The Essential Engineer: Why Science Alone Will Not Solve Our Global Problemsby Henry Petroski
Pub. Date: 02/23/2010
Publisher: Knopf Doubleday Publishing Group
From the acclaimed author of The Pencil and To Engineer Is Human, The Essential Engineer is an eye-opening exploration of the ways in which science and engineering must work together to address our world’s most pressing issues, from dealing with climate change and the prevention of natural disasters to the development of efficient/i>/i>/i>
From the acclaimed author of The Pencil and To Engineer Is Human, The Essential Engineer is an eye-opening exploration of the ways in which science and engineering must work together to address our world’s most pressing issues, from dealing with climate change and the prevention of natural disasters to the development of efficient automobiles and the search for renewable energy sources. While the scientist may identify problems, it falls to the engineer to solve them. It is the inherent practicality of engineering, which takes into account structural, economic, environmental, and other factors that science often does not consider, that makes engineering vital to answering our most urgent concerns.
Henry Petroski takes us inside the research, development, and debates surrounding the most critical challenges of our time, exploring the feasibility of biofuels, the progress of battery-operated cars, and the question of nuclear power. He gives us an in-depth investigation of the various options for renewable energy—among them solar, wind, tidal, and ethanol—explaining the benefits and risks of each. Will windmills soon populate our landscape the way they did in previous centuries? Will synthetic trees, said to be more efficient at absorbing harmful carbon dioxide than real trees, soon dot our prairies? Will we construct a “sunshade” in outer space to protect ourselves from dangerous rays? In many cases, the technology already exists. What’s needed is not so much invention as engineering.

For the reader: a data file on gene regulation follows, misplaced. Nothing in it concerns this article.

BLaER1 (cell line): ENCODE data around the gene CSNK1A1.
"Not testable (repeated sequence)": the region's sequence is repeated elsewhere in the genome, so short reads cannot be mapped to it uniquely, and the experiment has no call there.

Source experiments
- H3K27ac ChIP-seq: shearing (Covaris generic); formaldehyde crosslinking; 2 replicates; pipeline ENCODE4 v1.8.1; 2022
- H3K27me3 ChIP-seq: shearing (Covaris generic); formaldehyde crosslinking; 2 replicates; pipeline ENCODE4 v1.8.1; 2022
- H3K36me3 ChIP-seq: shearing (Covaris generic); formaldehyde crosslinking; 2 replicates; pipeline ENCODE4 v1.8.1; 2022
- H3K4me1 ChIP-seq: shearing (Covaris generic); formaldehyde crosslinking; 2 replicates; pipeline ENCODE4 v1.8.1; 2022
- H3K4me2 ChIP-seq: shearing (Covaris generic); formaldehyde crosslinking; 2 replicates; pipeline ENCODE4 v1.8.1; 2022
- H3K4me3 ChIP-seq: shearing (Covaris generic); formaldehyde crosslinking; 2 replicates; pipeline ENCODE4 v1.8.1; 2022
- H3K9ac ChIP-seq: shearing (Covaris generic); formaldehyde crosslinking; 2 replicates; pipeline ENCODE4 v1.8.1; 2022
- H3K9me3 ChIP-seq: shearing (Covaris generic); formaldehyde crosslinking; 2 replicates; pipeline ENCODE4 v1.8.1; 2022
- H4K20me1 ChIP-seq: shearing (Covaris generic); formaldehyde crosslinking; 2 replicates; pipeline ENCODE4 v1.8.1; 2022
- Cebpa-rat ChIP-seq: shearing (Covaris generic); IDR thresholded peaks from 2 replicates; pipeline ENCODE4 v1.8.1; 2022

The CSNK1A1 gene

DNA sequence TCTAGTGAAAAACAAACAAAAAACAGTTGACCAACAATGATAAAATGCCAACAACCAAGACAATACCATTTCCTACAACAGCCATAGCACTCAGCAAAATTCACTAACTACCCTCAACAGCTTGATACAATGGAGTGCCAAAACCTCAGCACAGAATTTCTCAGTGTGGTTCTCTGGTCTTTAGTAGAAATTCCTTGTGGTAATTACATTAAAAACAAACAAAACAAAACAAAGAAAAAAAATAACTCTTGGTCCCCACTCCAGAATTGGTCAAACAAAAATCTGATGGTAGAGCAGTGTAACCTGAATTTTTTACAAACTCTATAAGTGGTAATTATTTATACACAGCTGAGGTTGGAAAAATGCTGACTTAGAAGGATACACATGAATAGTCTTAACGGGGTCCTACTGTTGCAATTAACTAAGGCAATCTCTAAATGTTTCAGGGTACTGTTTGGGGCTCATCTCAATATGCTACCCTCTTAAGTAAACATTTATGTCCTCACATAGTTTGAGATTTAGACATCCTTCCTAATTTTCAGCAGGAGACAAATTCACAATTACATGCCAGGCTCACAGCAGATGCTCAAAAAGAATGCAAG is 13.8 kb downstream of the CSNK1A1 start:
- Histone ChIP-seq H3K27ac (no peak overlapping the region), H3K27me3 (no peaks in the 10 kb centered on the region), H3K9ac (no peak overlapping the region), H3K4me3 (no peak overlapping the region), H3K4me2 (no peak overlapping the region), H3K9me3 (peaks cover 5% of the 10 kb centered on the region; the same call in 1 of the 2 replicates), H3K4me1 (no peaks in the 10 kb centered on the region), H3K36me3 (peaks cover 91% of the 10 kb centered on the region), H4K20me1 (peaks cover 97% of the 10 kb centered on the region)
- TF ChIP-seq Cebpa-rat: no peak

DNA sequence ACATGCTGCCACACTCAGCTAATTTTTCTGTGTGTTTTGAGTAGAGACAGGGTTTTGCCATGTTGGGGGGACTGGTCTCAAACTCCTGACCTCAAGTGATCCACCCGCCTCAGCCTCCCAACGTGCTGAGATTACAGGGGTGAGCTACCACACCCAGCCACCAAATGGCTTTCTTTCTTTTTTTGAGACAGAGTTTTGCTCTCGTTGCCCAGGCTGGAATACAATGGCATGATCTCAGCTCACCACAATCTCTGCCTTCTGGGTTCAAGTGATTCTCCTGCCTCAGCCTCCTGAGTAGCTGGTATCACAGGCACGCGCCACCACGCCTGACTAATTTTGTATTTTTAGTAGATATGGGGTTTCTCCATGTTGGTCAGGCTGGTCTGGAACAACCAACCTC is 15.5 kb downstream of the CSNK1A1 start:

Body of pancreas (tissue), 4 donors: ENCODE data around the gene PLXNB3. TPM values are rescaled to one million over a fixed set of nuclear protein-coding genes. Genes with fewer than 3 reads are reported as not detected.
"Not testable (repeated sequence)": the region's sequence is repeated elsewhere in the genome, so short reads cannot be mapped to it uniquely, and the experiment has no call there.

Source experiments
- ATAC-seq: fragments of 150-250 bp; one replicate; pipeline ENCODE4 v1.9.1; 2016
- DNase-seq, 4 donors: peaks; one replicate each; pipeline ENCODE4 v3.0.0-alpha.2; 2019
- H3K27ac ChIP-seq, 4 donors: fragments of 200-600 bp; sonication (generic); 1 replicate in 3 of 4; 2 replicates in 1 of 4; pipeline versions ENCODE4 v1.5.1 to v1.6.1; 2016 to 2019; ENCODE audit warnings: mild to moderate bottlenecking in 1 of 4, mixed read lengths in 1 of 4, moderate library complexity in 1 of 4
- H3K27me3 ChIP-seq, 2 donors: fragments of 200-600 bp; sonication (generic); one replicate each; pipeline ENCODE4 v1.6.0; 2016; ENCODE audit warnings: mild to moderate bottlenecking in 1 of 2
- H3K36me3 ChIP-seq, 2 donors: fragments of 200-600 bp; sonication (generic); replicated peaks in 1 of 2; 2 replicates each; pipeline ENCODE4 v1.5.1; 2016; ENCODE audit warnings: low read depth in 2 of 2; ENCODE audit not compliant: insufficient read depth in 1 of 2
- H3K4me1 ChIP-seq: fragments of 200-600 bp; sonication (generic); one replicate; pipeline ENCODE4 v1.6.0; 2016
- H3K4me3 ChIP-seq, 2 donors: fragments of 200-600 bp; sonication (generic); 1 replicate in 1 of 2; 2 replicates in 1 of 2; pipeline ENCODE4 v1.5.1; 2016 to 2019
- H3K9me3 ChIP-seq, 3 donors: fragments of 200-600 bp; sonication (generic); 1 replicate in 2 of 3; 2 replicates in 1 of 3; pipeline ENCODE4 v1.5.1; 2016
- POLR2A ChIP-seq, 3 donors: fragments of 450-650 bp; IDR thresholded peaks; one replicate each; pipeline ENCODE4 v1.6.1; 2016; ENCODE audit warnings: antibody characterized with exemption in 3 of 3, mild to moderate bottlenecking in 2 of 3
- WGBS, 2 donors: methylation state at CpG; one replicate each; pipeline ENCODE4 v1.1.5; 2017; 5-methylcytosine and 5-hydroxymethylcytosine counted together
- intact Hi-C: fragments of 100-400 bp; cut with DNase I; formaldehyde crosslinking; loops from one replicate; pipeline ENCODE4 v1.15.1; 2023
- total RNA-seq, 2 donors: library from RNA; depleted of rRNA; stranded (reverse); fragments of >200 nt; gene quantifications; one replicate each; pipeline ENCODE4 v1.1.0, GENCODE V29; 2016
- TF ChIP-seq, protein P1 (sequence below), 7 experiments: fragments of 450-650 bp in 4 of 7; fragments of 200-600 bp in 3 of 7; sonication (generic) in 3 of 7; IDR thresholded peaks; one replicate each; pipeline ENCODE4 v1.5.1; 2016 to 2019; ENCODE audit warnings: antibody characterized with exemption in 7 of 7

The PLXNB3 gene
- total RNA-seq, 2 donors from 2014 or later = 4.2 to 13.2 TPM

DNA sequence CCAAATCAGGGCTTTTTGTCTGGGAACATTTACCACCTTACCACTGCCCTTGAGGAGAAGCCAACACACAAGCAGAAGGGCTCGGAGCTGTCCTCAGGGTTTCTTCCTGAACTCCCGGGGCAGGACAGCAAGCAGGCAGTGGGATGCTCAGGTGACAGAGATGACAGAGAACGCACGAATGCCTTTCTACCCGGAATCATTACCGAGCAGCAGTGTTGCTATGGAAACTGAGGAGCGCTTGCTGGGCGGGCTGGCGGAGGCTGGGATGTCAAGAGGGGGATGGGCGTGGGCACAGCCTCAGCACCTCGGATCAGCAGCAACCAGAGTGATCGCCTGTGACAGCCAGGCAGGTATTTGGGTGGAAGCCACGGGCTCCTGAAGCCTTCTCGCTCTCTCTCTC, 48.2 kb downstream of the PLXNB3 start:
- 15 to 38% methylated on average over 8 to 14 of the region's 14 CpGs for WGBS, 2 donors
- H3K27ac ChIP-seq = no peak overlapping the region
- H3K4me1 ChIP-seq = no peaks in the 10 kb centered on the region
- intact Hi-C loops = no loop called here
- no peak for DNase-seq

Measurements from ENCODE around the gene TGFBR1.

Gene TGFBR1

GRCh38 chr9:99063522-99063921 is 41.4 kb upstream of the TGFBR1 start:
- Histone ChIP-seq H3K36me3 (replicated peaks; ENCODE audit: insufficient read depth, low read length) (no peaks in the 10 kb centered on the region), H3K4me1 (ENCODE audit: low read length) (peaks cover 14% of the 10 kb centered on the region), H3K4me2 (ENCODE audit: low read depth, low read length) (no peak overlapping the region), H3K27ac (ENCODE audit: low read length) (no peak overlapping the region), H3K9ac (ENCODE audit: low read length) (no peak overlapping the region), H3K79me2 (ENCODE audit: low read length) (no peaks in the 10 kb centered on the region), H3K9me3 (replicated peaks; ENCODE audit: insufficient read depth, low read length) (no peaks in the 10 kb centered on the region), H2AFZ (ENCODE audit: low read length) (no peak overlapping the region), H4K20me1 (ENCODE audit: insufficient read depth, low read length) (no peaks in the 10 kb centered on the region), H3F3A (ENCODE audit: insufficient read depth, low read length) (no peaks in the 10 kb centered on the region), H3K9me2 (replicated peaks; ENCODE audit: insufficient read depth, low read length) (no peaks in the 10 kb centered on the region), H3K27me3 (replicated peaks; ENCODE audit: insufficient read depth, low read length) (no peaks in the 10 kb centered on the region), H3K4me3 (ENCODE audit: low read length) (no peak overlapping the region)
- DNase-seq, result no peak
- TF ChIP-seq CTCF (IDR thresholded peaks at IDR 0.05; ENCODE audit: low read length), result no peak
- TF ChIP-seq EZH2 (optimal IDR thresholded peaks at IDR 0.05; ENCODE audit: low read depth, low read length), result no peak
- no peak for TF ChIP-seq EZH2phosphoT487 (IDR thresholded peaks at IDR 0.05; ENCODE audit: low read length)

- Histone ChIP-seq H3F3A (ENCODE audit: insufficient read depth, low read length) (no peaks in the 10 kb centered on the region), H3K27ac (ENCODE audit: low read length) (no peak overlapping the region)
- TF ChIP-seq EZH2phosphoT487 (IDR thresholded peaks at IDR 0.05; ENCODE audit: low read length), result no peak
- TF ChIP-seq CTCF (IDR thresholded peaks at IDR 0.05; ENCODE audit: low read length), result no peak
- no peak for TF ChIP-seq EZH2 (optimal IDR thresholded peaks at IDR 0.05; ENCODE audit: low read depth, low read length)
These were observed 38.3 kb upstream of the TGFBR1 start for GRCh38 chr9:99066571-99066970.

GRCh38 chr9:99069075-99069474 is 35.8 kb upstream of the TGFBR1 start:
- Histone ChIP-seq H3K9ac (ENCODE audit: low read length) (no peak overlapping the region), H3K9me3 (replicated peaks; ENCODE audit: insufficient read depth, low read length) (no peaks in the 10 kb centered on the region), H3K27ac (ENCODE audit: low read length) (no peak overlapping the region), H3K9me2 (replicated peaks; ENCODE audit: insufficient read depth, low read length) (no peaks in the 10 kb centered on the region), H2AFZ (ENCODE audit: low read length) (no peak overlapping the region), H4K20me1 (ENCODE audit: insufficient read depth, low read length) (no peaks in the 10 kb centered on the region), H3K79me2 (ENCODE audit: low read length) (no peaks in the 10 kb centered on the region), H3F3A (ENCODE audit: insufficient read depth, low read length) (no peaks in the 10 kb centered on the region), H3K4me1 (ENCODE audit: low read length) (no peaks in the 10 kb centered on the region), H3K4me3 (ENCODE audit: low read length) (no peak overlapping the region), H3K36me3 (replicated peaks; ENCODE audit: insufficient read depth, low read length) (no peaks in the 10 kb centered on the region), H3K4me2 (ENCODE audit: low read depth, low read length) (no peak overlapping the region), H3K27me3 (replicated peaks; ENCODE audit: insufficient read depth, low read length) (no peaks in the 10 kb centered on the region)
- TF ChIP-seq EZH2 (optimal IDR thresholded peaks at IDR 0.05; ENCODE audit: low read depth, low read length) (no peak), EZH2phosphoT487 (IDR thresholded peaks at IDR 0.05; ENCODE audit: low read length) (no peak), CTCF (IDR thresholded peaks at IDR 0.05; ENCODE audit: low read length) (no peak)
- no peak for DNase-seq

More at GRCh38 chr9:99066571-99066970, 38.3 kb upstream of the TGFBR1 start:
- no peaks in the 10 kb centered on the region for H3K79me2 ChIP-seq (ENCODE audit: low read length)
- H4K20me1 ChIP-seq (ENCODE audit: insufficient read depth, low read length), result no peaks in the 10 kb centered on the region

Just as the great achievements of centuries past—the steamship, the airplane, the moon landing—once seemed beyond reach, the solutions to the twenty-first century’s problems await only a similar coordination of science and engineering. Eloquently reasoned and written, The Essential Engineer identifies and illuminates these problems—and, above all, sets out a course for putting ideas into action.
- Knopf Doubleday Publishing Group
- Publication date:
- Product dimensions:
- 6.62(w) x 9.60(h) x 1.07(d)
Table of Contents
1 Ubiquitous Risk 3
2 Engineering Is Rocket Science 18
3 Doctors and Dilberts 29
4 Which Comes First? 45
5 Einstein the Inventor 59
6 Speed Bumps 71
7 Research and Development 93
8 Development and Research 105
9 Alternative Energies 124
10 Complex Systems 156
11 Two Cultures 173
12 Uncertain Science and Engineering 184
13 Great Achievements and Grand Challenges 198
14 Prizing Engineering 218
Illustration Credits 259
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Mr. Petroski does a good job outlining the differences between scientists and engineers and why engineering is essential to modern life and the solution to the global problems we face. Petroski is quite compelling in making the case for more emphasis on the "applied sciences" and engineering, both in funding and in the public eye. However, at points he seems to be whining about the perception of "second class citizen" status of engineers among scientists. As an engineer, I can relate...but whining about a problem generally doesn't solve it. Petroski does offer some good solutions to this and other problems, but it remains to be seen if he and his suggestions are taken seriously.